Conflicts & War

Pain of Colombia’s Bojaya massacre still lingers on 20th anniversary

By Ricardo Maldonado Rozo

Bojaya, Colombia, May 2 (EFE).- Survivors and family members of the victims of a 2002 church bombing in this northern municipality paid a visit Monday to the ruins of that temple, a commemorative activity to mark one of the deadliest incidents of Colombia’s armed conflict and a tragedy whose wounds remain unhealed.

On that fateful May 2 two decades ago, Revolutionary Armed Forces of Colombia (FARC) guerrillas launched “pipetas,” or cylinder bombs, during combat with United Self-Defense Forces of Colombia (AUC) paramilitaries.

One of those bombs landed inside the church, where much of the population of Bellavista – a town in the Bojaya municipality – had taken refuge.

The number of fatalities was never precisely determined, but estimates range from between 79 and 119. Dozens of other people were injured.

According to the Special Jurisdiction for Peace (JEP), a court established as part of the 2016 peace deal between the Colombian government and the FARC, more than 100 people were killed in the Bojaya massacre, 70 were wounded and at least 1,700 people were forcibly displaced from that territory following the attacks.

To commemorate the tragedy, a procession set off on Monday from Bellavista Nuevo, a town built on the banks of the Atrato River after the massacre to serve as Bojaya’s new municipal seat, to the ruins of the church in Bellavista Viejo.

During the roughly 10-minute trip by boat along the Atrato (there are no roads in the area), the survivors and victims’ family members, accompanied by indigenous people, authorities, diplomats and representatives of international organizations, carried the crucifix – “Cristo Mutilado” – that was on the altar when the bomb landed and which has become a symbol of the massacre.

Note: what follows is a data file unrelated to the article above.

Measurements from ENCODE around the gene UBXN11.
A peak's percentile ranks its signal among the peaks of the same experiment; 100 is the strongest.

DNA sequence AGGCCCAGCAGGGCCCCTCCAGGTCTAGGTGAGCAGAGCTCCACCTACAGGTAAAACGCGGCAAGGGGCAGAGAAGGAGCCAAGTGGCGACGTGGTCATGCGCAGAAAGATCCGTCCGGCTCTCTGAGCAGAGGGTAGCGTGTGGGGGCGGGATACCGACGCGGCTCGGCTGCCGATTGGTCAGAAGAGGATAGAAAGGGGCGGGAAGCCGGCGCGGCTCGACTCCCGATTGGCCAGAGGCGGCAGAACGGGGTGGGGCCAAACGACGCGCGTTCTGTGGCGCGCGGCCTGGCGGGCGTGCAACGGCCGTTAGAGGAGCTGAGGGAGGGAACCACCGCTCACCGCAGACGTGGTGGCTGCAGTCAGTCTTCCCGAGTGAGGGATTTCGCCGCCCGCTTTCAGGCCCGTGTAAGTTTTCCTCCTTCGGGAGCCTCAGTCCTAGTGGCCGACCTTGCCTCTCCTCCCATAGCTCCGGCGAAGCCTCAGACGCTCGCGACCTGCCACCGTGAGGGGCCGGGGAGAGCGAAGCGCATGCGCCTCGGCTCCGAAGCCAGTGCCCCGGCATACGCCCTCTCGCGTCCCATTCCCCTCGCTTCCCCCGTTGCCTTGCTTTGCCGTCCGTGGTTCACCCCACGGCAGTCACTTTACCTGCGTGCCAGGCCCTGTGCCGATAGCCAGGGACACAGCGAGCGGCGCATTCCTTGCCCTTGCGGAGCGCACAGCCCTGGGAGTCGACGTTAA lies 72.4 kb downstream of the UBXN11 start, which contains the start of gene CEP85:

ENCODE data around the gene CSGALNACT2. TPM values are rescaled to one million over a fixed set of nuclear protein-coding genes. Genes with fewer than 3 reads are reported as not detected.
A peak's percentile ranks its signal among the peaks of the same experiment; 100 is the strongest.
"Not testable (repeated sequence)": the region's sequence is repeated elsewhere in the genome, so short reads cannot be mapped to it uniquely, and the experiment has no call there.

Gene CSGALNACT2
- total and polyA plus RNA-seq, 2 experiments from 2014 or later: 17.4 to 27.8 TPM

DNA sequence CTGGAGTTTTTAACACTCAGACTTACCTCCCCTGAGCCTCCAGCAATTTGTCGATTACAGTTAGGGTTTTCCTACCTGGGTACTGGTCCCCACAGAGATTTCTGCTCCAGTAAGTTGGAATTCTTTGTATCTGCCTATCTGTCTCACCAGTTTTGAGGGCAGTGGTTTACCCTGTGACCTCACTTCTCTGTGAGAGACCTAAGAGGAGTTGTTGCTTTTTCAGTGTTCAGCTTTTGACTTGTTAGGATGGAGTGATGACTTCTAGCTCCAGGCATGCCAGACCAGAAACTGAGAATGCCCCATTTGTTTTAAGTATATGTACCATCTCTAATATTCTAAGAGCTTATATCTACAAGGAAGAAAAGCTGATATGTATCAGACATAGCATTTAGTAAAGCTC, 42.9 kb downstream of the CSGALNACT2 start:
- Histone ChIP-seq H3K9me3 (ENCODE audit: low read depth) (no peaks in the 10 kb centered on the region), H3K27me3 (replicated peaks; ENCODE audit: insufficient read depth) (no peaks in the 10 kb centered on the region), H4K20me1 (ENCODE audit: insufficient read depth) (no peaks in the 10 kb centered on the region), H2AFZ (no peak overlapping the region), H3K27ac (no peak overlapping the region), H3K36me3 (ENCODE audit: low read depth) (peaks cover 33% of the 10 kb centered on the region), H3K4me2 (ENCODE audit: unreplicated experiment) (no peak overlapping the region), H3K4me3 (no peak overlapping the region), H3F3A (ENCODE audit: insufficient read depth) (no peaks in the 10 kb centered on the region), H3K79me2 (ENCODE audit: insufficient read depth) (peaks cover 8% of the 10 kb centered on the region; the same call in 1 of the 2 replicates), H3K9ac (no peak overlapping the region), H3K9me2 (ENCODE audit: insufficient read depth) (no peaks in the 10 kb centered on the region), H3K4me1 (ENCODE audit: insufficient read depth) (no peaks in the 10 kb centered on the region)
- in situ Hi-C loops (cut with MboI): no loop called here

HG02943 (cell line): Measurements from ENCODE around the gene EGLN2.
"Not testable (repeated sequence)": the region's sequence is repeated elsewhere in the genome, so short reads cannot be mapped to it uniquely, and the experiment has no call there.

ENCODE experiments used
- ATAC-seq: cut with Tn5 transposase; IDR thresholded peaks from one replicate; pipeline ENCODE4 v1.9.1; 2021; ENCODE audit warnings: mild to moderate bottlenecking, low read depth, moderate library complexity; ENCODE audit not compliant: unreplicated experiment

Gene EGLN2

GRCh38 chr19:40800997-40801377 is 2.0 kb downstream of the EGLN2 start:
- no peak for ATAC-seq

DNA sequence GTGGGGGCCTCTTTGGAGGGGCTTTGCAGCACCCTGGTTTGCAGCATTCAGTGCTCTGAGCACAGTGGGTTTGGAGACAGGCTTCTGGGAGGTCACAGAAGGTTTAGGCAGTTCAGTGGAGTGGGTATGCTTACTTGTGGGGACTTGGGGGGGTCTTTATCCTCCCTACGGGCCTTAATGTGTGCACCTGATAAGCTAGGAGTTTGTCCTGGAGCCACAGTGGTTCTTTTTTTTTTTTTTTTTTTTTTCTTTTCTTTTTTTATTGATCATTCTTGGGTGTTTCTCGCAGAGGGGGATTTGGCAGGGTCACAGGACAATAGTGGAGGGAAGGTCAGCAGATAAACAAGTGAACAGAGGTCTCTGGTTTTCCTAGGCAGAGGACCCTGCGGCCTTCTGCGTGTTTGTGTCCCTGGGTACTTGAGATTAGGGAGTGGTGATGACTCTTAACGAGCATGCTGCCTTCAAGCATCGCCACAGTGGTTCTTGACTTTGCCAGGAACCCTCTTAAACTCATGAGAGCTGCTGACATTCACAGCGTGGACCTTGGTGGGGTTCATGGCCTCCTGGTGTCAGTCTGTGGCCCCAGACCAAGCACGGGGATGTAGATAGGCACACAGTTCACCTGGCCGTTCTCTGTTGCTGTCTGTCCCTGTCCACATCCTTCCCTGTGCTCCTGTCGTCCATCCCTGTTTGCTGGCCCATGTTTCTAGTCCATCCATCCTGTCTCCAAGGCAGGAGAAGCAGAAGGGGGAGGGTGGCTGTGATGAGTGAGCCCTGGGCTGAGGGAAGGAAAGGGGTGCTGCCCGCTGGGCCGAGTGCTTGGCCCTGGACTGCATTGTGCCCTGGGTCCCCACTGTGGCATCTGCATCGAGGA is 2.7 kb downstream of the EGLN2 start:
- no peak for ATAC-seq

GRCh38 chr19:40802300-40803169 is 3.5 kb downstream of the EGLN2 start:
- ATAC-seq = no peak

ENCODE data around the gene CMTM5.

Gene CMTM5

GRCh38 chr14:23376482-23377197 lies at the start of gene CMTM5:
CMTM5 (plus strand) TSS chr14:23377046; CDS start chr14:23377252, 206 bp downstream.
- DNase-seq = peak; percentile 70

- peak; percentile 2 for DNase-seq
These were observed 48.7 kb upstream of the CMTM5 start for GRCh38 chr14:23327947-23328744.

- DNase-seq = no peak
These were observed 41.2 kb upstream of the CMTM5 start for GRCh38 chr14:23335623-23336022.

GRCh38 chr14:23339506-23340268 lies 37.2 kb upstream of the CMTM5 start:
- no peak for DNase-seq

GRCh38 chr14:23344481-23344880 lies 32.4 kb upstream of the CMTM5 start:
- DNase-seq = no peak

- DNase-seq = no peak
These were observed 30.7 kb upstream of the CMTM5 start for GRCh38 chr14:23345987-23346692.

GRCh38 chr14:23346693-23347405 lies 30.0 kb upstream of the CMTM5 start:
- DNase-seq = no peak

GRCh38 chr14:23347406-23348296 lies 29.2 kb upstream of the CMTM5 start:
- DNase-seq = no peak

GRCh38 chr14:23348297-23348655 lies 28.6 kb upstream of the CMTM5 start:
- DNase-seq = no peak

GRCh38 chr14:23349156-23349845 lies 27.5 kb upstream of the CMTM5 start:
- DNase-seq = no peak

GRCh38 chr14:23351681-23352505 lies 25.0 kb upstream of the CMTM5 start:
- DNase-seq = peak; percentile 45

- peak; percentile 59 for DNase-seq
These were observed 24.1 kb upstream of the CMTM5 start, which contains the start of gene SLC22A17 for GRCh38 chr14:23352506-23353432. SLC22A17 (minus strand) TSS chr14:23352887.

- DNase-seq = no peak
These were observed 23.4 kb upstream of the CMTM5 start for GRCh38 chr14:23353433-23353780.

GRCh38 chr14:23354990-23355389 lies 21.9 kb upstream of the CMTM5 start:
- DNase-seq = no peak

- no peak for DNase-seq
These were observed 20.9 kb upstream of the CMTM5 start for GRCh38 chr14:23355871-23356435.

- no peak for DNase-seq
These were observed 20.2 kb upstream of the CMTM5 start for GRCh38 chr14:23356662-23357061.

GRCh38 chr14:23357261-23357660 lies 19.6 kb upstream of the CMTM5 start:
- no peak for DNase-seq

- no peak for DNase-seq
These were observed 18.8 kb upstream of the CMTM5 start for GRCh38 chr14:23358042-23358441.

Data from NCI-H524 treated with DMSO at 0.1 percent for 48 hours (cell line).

“I lost my father and my little brother, some cousins. I lost a lot of relatives. For me, it’s very hard and painful to come here because I become very nostalgic. I get really sad coming here because there are a lot of memories,” Faustino Flores Palacios, who was 12 when the massacre occurred, told Efe with tears in his eyes.

Now 32, he said the loss of close family changed his life and also lamented the poverty and neglect that remains the norm for inhabitants of Bojaya and much of the jungle-covered department of Choco.

“Two years ago, I also lost my mother,” he added. “She got cancer. We weren’t able to treat the disease and she died. It’s really very painful. It makes me very said.”

Even today, violence remains a part of everyday life in towns and hamlets along the banks of the Atrato, where inhabitants say an AUC successor group – the Gaitanista Self-Defense Forces of Colombia (AGC) – has imposed its will through force.

The AGC control much of Choco, although National Liberation Army (ELN) leftist guerrillas hold sway in some areas of that department.

Flores said that although authorities built a new town with a park and library for local residents after the massacre, Bellavista Nuevo still has no hospital, public services are unreliable and violence remains a pressing concern.

To draw attention to these problems, the mostly white-clad Bojaya inhabitants taking part in Monday’s procession carried white balloons and lighted candles to press demands for peace in their communities and greater government attention to their needs.

“The victims haven’t forgotten their dead and are demanding truth, reconciliation and peace,” the Truth Commission, which like the JEP is part of the transitional justice and reconciliation system established by Colombia’s 2016 peace agreement, said on social media.

That commission and the JEP were co-organizers of Monday’s activities commemorating the Bojaya massacre.

After the procession arrived in Bellavista Viejo, the archbishop of the southwestern Colombian city of Cali, Dario de Jesus Monsalve, celebrated a Mass in which women sang alabaos, traditional funeral hymns of Afro-Colombian communities in that nation’s Pacific region.

The commemorations will continue throughout the day on Monday and include a colloquium titled “Bojaya and Choco commemorating 20 years amid war and neglect.” EFE


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